Finally, I spoke. “But that’s not how it is. Just because you see something on the news that’s bad about them, doesn’t mean that they’re all bad.”
Esther sighed and said to me, “Listen, you don’t understand because you’re a child. You know, not everyone you meet is your friend. You need to understand that this world is very unsafe and that it’s just better for you to stay away from certain people, if you know they’re bad.”
I was pissed. “But they’re not bad! You don’t know every black American, so you can’t call them bad!”
Esther put down the extensions and moved away from me.
She took the remote and turned off the TV. She began pacing back and forth.
“Listen, I don’t want to argue with you, but you just don’t get it! I’ve seen how they act, I know how they are. They’re even corrupting you. You didn’t greet me properly when you first came in and now you’re yelling at me and talking back to me! You’re being very disrespectful!”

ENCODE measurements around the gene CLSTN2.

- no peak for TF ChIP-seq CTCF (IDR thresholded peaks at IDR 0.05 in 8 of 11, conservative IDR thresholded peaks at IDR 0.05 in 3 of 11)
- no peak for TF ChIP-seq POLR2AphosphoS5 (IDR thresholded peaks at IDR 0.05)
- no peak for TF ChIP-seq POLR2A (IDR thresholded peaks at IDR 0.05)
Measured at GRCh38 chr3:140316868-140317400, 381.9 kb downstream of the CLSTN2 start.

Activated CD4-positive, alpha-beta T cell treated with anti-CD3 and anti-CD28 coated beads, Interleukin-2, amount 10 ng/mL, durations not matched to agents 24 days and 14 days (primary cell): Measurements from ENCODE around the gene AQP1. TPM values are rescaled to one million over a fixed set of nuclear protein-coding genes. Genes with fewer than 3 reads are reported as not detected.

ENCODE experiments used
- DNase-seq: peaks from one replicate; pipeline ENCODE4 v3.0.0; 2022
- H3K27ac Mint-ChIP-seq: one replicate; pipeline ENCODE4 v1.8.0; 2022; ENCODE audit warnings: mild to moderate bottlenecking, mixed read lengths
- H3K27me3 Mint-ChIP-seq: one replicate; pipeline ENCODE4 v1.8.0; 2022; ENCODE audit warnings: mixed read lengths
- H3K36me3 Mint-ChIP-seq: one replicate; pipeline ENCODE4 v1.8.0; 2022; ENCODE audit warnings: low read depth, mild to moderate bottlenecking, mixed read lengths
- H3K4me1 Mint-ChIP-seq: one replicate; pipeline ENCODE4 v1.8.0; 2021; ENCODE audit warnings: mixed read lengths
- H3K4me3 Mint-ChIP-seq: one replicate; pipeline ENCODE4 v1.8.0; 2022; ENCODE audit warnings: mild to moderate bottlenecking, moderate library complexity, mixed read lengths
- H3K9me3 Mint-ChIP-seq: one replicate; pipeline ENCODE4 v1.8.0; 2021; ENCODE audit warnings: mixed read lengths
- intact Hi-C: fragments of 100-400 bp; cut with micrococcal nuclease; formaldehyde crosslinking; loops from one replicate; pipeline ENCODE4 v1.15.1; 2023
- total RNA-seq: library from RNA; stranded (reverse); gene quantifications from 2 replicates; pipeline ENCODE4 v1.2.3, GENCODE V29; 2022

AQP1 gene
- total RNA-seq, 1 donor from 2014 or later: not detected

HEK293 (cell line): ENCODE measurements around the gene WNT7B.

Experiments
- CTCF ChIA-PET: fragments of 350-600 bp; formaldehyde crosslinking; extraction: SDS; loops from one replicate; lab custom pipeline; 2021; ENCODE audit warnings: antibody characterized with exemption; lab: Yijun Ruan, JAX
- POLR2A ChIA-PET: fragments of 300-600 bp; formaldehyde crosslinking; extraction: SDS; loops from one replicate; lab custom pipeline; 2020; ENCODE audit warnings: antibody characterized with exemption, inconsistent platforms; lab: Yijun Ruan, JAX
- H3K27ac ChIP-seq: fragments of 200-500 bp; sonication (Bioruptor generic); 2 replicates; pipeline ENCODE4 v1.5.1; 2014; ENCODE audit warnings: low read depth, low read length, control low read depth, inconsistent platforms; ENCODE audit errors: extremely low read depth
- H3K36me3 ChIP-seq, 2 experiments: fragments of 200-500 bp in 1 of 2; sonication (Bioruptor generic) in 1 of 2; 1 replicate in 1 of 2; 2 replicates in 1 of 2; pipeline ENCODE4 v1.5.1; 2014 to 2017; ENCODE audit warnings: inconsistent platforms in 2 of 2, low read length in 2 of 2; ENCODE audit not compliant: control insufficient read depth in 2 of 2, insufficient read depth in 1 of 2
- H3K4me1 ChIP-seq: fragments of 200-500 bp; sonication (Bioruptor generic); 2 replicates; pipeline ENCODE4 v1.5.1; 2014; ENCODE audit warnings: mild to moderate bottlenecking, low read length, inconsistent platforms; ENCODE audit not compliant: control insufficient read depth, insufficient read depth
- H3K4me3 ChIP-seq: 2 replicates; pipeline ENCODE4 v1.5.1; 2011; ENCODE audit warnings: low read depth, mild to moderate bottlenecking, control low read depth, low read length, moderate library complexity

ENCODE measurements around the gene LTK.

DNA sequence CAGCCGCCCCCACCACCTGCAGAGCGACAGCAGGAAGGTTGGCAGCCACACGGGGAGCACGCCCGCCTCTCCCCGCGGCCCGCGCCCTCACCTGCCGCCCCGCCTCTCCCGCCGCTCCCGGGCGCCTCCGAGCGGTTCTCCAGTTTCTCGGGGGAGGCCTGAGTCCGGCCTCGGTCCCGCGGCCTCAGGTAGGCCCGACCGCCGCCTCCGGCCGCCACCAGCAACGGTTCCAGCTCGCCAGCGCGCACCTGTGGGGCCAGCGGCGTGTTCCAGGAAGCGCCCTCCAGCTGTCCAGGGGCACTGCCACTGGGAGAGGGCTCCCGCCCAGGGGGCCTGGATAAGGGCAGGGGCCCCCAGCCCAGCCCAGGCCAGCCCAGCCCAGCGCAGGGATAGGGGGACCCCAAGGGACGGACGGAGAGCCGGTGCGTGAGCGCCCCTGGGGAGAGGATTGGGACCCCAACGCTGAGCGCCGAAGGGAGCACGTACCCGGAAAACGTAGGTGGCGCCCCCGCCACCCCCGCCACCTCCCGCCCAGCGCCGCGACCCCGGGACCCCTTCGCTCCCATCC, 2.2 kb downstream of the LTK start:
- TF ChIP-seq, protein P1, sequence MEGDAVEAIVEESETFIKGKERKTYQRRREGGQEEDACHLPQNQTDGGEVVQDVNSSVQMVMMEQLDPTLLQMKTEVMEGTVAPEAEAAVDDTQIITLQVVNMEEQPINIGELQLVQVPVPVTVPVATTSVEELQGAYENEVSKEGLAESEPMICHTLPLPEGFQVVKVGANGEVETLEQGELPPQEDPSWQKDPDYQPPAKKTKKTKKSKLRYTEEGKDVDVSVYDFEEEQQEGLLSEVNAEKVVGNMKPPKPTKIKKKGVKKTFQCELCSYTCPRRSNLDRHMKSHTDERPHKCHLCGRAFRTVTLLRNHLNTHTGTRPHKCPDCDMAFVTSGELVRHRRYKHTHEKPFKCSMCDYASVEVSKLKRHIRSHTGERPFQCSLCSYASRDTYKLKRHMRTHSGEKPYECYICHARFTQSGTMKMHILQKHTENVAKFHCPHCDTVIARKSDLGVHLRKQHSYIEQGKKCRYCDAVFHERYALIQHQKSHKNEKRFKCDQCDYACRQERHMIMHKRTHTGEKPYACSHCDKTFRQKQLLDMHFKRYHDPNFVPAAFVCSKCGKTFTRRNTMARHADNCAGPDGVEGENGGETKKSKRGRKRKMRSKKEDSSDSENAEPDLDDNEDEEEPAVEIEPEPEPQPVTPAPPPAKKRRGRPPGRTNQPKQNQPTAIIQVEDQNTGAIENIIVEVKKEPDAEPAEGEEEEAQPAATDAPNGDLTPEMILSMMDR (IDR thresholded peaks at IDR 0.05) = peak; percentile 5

I was ready to fire back. She was the disrespectful one. She assumed that the black people she knew here were nothing more than trouble. In her eyes, herself, her family, and all other Africans were a level higher than the rest of the black people here: we were more respectable than “those black Americans”. In the eyes of the police, though, we were just the same as “those black Americans”. We weren’t more respectable or the “better blacks”. We were the same.
But I said none of that. I don’t know why, but all I could say to Esther was “I’m sorry”.
Unsatisfied with my apology, Esther replied, “For what?”
“For disrespecting you.”
With a smug smile on her face, she said, “Mhm. You better be.” I nodded and made sure to look up at her. Satisfied with my apology, Esther grabbed her comb and the extensions and began braiding my hair again.
I don’t know why I couldn’t just say the truth. I couldn’t tell her how stupid she sounded, because I had to abide by tradition. I mean, it just wasn’t worth it.
What was the point of arguing with her when she was just going to stay the same? There was no point in trying to change her mind or the minds of my parents and my uncles and aunties. They were biased against the black people that didn’t fit their mold of the right type of black person and they would always be. I just put my head down. After all, they would never change.
Evelyn Umezinwa is a sophomore at MBS